The Jewish cemetery in Chorzów was established in 1862, soon after the local Jewish community was set up. The cemetery was located on the south end of the town, outside the built-up area, at Ziegelerstrasse (later Zietenstrasse, today’s

Krzywa St

.).

A comparison of maps from 1890-1941 shows that the cemetery area was enlarged to ultimately reach ca. 8,000 square meters[[ref:|Skoczek R., Cmentarz żydowski w Chorzowie. Okoliczności związane z jego likwidacją (The Jewish Cemetery in Chorzów. The Circumstances Surrounding its Liquidation)”, [in:] Żydzi na Górnym Śląsku w XIX i XX wieku (Jews in Upper Silesia in the 19th and 20th Centuries), Kalinowska-Wójcik B., Keller D. (eds), Rybnik
Katowice
, 2012, p. 396.]]. Before the outbreak of World War II, the cemetery occupied a long rectangular plot. The entrance was located at

18 Krzywa St.

, and the cemetery nearly reached today’s

J. Kilińskiego St.

(former Schemmstrasse). A funeral home, built in 1898, was located at the gate[[ref:|Skoczek R., Cmentarz żydowski w Chorzowie. Okoliczności związane z jego likwidacją (The Jewish Cemetery in Chorzów. The Circumstances Surrounding its Liquidation)”, [in:] Żydzi na Górnym Śląsku w XIX i XX wieku (Jews in Upper Silesia in the 19th and 20th Centuries), Kalinowska-Wójcik B., Keller D. (eds), Rybnik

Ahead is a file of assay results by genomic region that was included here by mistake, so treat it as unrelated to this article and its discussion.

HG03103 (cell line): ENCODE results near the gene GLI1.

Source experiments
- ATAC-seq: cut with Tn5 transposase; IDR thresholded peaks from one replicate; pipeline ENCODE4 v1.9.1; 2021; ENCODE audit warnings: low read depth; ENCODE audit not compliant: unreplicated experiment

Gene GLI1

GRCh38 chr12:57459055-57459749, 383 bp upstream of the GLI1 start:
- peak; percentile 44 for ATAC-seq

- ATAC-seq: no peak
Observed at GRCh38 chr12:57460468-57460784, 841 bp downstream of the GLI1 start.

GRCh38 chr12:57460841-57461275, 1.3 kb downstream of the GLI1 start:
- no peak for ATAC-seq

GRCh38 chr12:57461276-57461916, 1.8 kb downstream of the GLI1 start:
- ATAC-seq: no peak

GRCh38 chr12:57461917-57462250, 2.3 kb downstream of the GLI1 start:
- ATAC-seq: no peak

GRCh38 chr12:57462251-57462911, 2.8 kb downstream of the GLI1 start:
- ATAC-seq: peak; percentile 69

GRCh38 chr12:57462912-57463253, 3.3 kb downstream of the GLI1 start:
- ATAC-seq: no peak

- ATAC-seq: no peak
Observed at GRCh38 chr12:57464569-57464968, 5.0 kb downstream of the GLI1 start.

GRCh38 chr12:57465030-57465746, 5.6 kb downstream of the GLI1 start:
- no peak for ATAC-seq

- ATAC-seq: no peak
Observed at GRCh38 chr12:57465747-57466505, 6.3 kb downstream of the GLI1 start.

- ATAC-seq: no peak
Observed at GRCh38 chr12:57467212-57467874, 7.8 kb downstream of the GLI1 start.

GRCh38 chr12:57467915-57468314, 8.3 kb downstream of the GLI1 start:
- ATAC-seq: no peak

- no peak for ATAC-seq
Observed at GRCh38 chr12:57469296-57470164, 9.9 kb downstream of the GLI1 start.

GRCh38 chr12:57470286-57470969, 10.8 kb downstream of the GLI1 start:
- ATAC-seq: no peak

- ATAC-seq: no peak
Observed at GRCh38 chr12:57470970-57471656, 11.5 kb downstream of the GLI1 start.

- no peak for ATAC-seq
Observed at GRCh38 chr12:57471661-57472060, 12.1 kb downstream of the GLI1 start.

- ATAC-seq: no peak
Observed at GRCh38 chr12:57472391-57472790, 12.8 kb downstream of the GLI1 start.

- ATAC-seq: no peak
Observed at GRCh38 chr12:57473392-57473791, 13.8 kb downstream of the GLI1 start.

Katowice, 2012, p. 395.]].

There is no detailed information about the condition of the cemetery during World War II and soon after its end. According to Renata Skoczek of the
Chorzów Museum, the cemetery “survived the World War II period”[[ref:|Skoczek R., “Cmentarz żydowski w Chorzowie. Okoliczności związane z jego likwidacją (The Jewish Cemetery in Chorzów. The Circumstances Surrounding its Liquidation)”, [in:] Żydzi na Górnym Śląsku w XIX i XX wieku (Jews in Upper Silesia in the 19th and 20th Centuries), Kalinowska-Wójcik B., Keller D. (eds), Rybnik
Katowice, 2012, p. 396.]]. In 1949, the Organizational Committee of the Jewish Religious Congregation announced plans to tidy up the cemetery[[ref:|Urban K., Cmentarze żydowskie, synagogi i domy modlitwy w Polsce w latach 1944-1966 (Jewish Cemeteries, Synagogues and Houses of Prayer in Poland in 1944-1966),
Krakow, 2006, p. 221.]]. Until 1949, a Jewish family lived in the funeral home.

After the war ended, the cemetery continued to serve its main function. In 1945-1954, 24 burials probably took place there, but the exact number is unknown[[ref:|Skoczek R., Cmentarz żydowski w Chorzowie. Okoliczności związane z jego likwidacją (The Jewish Cemetery in Chorzów. The Circumstances Surrounding its Liquidation)”, [in:] Żydzi na Górnym Śląsku w XIX i XX wieku (Jews in Upper Silesia in the 19th and 20th Centuries), Kalinowska-Wójcik B., Keller D. (eds), Rybnik
Katowice, 2012, p. 396.]].